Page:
Out of interest, have you used the program modes (C1 & C2) to program setting which work particularly well for a cave environment? I've played around with them without really getting anywhere.
Also, do you use any sort of lens protector? Mine has one or two minor scratches, so far invisible on pictures.

On the video front: Recently went down Large Pot, grovelling through a slot must have pressed the video button as the camera lives in my chest pocket. That gave me 25min of listening to my swearing, inept singing, and various grovel-noises.

I often use the C1/2 modes or the aperture priority mode when caving, settings are usually around:

Iso 200-800
WB Sunny
Exposure: change as suits (usually make it a bit darker)
Flash: off

If on 'A' mode then usually F 2.0

Best results on a tripod, I use little dive lights scattered around and my own light off otherwise I find it focuses on steam

Offline AlexR

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Re: Olympus TG4 - One tough camera!
« Reply #7 on: January 08, 2018, 02:17:20 pm »
Cheers Max, good to know. So far I've only used my main light (same issue you found), may be time to get some smaller ones to take with me.

Offline Fulk

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Re: Olympus TG4 - One tough camera!
« Reply #8 on: January 08, 2018, 03:35:40 pm »
An excellent story!

We recently bought a TG 5 and have been playing with it undergoround on the aperture priority setting, using the built-in flash, covered with a filter, to fire one or two slave(s).

The ostensible apertures available are f/2.0, f/2.8 and f/8 – not, in my opinion, the best choice – I guess f/2.0, f/4 and f/8 would be better. We jiggle the ISO setting and the f-stop to get a good exposure.

However, the odd thing is that when jiggling with these settings, occasionally the f-stop series changes to, say, f/4, f/5.6 and f/11, for no obvious reason. Has anybody else experienced this? If so, do you know if there is a way of deliberately overriding the f/2.0, f/2.8 and f/8 settings?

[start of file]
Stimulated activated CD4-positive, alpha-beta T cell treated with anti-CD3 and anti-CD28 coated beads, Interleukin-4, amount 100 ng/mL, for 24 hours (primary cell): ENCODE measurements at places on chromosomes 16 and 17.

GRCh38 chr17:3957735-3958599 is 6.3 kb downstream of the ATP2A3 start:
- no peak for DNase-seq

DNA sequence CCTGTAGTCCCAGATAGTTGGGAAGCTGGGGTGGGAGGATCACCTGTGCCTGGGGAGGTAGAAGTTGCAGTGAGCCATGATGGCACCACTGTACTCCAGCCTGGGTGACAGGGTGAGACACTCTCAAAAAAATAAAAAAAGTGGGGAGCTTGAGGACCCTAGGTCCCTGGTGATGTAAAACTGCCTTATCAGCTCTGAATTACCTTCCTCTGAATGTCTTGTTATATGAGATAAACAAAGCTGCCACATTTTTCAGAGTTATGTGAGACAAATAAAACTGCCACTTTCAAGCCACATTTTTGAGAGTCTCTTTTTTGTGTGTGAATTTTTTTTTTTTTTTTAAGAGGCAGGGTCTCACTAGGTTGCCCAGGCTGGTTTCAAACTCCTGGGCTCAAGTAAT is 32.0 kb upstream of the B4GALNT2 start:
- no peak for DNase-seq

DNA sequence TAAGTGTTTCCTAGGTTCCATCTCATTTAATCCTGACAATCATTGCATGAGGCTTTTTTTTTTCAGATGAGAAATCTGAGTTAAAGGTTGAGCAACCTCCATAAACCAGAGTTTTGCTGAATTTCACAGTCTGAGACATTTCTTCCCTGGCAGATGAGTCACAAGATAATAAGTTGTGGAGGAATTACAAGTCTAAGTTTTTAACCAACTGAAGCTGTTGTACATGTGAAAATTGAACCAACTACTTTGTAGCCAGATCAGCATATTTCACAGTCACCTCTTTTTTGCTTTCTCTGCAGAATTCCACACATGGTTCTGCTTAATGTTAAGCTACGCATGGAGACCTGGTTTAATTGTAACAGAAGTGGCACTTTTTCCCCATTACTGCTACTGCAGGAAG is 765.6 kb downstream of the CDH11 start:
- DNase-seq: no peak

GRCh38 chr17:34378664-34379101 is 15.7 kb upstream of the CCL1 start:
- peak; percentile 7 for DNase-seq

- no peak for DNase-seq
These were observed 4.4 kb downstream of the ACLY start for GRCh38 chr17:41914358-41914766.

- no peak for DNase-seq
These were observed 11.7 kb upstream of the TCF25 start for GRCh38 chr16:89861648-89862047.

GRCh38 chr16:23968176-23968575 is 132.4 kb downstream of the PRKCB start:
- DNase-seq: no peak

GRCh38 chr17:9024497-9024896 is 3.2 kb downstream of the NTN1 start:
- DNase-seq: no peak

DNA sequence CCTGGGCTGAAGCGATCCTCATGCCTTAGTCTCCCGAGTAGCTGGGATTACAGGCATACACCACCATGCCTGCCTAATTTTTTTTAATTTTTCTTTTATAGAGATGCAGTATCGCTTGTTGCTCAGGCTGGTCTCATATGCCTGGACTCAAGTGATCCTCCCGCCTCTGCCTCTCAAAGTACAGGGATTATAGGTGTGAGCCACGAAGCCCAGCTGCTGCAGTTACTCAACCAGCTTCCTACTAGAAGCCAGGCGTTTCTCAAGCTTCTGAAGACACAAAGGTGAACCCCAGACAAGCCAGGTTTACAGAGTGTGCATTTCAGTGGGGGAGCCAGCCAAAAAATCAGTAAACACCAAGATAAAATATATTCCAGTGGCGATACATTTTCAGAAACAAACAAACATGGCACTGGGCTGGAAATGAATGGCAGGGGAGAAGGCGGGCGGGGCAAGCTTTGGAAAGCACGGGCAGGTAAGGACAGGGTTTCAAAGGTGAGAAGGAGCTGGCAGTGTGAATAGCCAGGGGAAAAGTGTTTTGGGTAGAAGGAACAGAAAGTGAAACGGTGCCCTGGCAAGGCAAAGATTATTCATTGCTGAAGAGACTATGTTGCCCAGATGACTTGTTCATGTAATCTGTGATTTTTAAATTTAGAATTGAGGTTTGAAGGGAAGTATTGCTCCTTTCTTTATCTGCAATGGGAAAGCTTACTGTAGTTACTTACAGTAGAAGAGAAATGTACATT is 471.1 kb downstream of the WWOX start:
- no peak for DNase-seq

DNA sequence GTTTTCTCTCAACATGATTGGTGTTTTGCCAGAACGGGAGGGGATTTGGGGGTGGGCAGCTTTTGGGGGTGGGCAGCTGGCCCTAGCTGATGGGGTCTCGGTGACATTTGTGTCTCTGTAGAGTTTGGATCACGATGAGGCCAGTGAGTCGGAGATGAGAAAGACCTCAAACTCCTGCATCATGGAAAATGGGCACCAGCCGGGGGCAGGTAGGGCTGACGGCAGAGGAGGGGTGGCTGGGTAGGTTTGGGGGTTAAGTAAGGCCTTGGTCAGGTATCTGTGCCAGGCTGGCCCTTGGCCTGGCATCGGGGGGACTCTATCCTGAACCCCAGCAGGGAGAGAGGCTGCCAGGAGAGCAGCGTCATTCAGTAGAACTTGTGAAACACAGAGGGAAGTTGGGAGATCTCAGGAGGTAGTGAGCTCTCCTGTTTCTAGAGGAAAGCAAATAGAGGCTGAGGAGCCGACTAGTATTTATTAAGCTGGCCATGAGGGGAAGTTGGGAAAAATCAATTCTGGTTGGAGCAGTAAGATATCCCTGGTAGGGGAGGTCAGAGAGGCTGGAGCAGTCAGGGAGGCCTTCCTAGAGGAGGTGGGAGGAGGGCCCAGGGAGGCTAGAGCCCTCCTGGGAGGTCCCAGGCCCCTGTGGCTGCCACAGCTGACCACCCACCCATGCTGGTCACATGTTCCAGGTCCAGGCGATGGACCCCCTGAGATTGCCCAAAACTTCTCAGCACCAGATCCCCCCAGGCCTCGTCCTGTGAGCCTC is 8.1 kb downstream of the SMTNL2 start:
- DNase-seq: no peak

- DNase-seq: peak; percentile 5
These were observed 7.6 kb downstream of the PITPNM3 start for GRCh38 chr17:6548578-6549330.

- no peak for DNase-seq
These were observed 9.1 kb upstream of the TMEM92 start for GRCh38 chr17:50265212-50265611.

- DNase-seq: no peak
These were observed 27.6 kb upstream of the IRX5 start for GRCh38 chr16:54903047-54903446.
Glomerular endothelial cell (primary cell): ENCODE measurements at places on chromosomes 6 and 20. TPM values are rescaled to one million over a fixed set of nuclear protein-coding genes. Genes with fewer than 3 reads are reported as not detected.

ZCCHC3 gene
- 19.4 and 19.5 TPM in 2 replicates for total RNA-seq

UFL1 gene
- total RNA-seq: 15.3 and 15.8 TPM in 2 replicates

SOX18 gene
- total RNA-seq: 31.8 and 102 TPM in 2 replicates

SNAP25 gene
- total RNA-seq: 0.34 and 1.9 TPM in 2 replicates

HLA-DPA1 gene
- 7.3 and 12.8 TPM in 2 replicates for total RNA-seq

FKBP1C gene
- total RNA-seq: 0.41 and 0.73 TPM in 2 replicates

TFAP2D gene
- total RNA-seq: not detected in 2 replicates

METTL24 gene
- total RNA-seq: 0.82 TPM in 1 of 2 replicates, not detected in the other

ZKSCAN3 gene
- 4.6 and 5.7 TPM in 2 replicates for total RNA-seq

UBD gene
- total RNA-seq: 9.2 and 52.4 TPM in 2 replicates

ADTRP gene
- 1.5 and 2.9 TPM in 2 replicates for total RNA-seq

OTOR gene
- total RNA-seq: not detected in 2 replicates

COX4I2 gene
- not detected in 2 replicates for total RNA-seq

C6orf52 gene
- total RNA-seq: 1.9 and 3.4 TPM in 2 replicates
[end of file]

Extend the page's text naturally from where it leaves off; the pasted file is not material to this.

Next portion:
Offline maxf

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Re: Olympus TG4 - One tough camera!
« Reply #9 on: January 08, 2018, 04:33:21 pm »
An excellent story!

We recently bought a TG 5 and have been playing with it undergoround on the aperture priority setting, using the built-in flash, covered with a filter, to fire one or two slave(s).

The ostensible apertures available are f/2.0, f/2.8 and f/8 – not, in my opinion, the best choice – I guess f/2.0, f/4 and f/8 would be better. We jiggle the ISO setting and the f-stop to get a good exposure.

However, the odd thing is that when jiggling with these settings, occasionally the f-stop series changes to, say, f/4, f/5.6 and f/11, for no obvious reason. Has anybody else experienced this? If so, do you know if there is a way of deliberately overriding the f/2.0, f/2.8 and f/8 settings?

Yes I noticed this with my TG4 ! Until recently all I had to choose from was 2,2.8 and 8 then randomly the other ones appeared instead ! No idea how....

Offline Spike

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Re: Olympus TG4 - One tough camera!
« Reply #10 on: January 08, 2018, 04:47:35 pm »